Entry points for change: WASH...
Access to safe drinking water, sanitation and hygiene determines good health (WHO,...
Rates of access to improved water and sanitation in Vietnam are better than neighboring countries, however with a population of over 89 million people there remain enormous numbers without access. Furthermore, coverage is not equitable and is affected by income level, ethnicity and region. The Northern Mountains and Central Highlands, which are home to a large number of ethnic minority groups, especially face lagging development on hygiene and sanitation.
In 2008, SNV introduced Community Led Total Sanitation (CLTS) to Vietnam. The CLTS intervention drastically increased latrine coverage, but early experience showed that half of the latrines would still be classified as unhygienic. As this experience clearly showed that CLTS alone is not enough, SNV, together with local partners, developed a more integrated approach: Sustainable Sanitation & Hygiene for All (SSH4A).
The SSH4A programme, which was implemented between 2010 and 2013, integrated 1) sanitation demand creation through community-led sanitation promotion, 2) sanitation supply chains and finance to increase access to affordable and appropriate sanitation hardware and construction services, 3) hygiene behavioral change communication and 4) WASH governance to develop a sustainable service delivery model. This integrated approach provided multiple benefits at the household, local and national level:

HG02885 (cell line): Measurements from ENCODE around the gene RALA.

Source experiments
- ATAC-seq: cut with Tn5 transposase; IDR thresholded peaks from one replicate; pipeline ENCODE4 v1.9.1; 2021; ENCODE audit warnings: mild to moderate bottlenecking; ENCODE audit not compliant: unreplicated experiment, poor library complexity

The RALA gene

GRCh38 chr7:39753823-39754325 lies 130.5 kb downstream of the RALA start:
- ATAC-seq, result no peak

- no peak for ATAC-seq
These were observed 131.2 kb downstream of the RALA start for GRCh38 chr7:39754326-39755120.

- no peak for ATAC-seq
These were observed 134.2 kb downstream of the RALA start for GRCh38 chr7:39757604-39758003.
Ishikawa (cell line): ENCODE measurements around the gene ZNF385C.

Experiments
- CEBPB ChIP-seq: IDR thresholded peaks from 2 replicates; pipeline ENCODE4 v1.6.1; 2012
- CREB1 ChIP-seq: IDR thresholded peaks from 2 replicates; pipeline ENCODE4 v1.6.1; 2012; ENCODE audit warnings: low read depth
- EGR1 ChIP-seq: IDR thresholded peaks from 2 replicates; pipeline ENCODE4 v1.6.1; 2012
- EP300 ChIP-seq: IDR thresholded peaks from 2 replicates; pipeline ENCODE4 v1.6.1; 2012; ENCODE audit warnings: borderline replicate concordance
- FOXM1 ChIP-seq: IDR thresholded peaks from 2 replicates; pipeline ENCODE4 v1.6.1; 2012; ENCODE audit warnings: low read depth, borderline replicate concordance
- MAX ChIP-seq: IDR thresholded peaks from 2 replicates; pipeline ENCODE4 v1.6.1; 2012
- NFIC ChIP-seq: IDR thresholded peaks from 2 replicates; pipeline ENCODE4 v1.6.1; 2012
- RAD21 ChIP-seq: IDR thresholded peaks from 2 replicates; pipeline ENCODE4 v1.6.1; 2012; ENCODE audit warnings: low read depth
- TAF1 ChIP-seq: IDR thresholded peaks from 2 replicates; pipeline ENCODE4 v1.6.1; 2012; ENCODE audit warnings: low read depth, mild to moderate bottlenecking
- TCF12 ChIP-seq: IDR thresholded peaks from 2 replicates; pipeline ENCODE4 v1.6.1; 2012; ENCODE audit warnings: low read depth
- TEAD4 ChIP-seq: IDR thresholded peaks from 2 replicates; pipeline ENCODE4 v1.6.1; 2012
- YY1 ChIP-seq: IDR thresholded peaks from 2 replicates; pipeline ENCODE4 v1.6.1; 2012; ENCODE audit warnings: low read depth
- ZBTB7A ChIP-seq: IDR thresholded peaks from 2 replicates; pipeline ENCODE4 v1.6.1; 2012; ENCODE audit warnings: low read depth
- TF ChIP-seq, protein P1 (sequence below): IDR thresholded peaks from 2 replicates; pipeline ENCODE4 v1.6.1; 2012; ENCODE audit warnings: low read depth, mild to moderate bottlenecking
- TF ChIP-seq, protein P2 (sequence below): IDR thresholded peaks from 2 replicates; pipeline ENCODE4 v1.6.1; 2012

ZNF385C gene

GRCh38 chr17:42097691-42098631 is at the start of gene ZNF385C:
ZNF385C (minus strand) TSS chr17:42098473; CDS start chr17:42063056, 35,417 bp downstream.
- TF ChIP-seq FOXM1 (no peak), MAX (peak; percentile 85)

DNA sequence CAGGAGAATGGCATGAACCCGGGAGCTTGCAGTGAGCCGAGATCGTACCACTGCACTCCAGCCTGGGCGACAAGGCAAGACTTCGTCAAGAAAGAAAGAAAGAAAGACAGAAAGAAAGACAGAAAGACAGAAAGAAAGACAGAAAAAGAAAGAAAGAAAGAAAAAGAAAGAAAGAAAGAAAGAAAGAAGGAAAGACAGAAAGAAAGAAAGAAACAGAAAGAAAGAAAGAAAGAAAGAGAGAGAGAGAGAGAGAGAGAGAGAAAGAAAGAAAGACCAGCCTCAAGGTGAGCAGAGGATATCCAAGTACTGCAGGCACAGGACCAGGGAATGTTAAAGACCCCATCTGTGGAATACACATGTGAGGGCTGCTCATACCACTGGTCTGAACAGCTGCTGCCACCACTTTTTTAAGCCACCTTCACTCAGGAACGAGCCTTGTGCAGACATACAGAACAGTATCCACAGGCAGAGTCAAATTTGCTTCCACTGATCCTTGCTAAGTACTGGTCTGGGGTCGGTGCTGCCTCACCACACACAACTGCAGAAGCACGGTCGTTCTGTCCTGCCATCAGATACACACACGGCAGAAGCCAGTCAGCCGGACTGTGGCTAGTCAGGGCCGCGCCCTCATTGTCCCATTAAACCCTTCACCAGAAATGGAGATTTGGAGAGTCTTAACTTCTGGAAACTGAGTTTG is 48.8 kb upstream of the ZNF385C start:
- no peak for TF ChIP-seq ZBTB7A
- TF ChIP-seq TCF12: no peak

In Vietnam, the SSH4A programme started in 2010 with funding from the Australian Department for Foreign Affairs and Trade (DFAT) and covered three North Western provinces: Lai Chau, Dien Bien and Lao Cai. In October 2011, the programme was extended to the central, coastal province of Nghe An, with funding from the UK Department of International Development (DFID).
SSH4A improved the health and quality of life of rural people in Vietnam through enhanced access to improved sanitation and hygiene practices, with a specific focus on poor households, ethnic minority groups and villages with the lowest sanitation coverage. The SSH4A programme:
Sanitation demand creation through community-led sanitation promotion and hygiene behavioral change communication
Sanitation supply chains and finance to increase access to affordable and appropriate sanitation hardware and construction services
WASH governance to develop a sustainable service delivery model